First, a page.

KPMG: Changed technology can drive real competition in Australian banking

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It’s tough being in business in Australia. It doesn’t seem to matter what industry you are in, the size and market power seems to coalesce around a couple or a few large players.

It’s as true of supermarkets as it is of airlines, and most certainly banking.

But while size and incumbency has always favoured the big players there are signs, in banking at least, that it’s not only Australia’s prudential regulator, APRA, and its new requirements that the big players hold more capital that is leveling the banking playing field.

Rather, KPMG says in a new report that changed technology is giving Australia’s smaller lenders – the mutual sector made up of credit unions, building societies and mutual banks – the kind of competitive advantage that they once could only have dreamed of.

That’s important because the mutual banking sector serves around 4 million customers and holds more than $90 billion in assets. But its biggest member, CUA, only has a balance sheet of around $12 billion.

That makes the mutuals, collectively, a significant player in banking but without the financial clout to compete with the major banks at an individual or institutional level.

But that is about to change, KPMG says in its Mutuals Industry Review 2015.

“In a new world, small can be a competitive advantage as it allows the opportunity to seamlessly join the digital ecosystem and grow without prohibitive start-up costs,” the review said.

That’s because the emerging players, as disruptive as they are for the traditional banking model, offer mutuals an opportunity to piggyback on their offering through partnerships. This will allow mutuals to “expand market offerings and extend their service capabilities. This will help innovation and competitiveness.”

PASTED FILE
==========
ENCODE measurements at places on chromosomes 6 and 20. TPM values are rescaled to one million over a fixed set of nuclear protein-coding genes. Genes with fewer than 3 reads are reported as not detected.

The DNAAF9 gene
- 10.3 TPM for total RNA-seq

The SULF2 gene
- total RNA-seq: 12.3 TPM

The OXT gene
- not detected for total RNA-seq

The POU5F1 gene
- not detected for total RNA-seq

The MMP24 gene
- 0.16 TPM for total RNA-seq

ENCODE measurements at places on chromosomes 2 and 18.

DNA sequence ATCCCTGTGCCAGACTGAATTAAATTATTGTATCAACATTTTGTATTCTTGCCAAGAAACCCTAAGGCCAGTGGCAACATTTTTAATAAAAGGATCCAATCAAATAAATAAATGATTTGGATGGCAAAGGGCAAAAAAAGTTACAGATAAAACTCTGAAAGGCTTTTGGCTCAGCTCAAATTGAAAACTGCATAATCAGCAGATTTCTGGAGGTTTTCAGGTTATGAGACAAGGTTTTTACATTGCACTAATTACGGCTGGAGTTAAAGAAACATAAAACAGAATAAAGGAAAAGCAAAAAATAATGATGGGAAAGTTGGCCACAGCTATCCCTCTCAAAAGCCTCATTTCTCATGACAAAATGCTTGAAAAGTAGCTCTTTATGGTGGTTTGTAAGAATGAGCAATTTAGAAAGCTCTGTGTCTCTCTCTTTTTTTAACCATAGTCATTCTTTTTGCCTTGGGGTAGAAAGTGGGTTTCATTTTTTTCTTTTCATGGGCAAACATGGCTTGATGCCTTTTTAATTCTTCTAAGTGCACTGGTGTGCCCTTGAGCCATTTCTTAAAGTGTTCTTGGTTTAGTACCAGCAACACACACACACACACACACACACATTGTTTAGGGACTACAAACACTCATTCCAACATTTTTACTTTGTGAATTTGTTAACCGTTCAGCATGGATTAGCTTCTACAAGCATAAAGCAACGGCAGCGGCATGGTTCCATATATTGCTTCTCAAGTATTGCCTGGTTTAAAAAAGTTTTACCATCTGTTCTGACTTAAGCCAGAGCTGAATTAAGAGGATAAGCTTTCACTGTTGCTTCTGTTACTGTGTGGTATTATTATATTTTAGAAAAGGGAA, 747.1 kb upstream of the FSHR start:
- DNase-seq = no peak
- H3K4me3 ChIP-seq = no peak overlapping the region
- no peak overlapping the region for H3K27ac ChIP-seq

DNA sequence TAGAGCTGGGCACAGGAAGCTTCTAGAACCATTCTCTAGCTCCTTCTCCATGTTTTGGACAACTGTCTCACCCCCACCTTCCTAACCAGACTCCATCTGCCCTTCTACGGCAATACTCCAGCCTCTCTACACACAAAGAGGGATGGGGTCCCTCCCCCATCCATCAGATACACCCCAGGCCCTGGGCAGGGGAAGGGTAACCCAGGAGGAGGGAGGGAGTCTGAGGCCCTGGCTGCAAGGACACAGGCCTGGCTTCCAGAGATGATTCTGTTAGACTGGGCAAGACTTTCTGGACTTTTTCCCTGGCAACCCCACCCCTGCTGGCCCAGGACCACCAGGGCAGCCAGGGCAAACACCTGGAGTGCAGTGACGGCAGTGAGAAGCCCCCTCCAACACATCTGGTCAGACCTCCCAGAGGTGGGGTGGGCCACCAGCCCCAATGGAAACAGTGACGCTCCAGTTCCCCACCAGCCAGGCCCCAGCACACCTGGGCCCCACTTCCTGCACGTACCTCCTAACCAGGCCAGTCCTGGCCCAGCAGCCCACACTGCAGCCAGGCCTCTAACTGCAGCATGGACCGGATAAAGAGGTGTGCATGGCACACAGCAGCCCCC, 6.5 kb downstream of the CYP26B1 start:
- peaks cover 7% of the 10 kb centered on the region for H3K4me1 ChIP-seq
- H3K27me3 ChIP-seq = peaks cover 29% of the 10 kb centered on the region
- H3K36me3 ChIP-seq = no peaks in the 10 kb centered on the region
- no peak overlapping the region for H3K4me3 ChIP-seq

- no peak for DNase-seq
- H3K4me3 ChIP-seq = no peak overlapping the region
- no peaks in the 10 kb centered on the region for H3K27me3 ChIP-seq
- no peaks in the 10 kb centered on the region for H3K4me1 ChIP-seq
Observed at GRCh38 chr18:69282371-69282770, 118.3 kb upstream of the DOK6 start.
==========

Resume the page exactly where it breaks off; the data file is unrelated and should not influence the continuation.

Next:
Capabilities that were once beyond the reach of smaller banking institutions will soon become possible for them. That means that the opportunities open to mutuals will also be open to Australia’s second tier of banking which includes Bank of Queensland, Suncorp and Bendigo Adelaide.

That will help establish some real competition across Australian banking which in the ends benefits the customers. At the same time, strengthening mutuals and other smaller financial institutions will help maintain the biodiversity within Australian banking and, if KPMG is right and the competitive ground is shifting, make for a healthier and more resilient Australian financial system.

In the end, KPMG says that start-ups and other fintech disrupters can help smaller players in Australian banking:

  • Boost operational and technology efficiency
  • Engage with younger demographics
  • Value add to customers
  • Cut through the complexity of choice

The key here is that the review says as fintech startups change the face of modern banking, and the customer experience, the customer remains the key. As a result, KPMG says that mutuals can “rent core capabilities and focus on what they do best – add real long term sustainable value to the customers they serve.”

Custom is all about the customers, isn’t it?

Greg McKenna is a director of a mutual bank and is excited by what new technology offers the industry and Australia’s competitive landscape.

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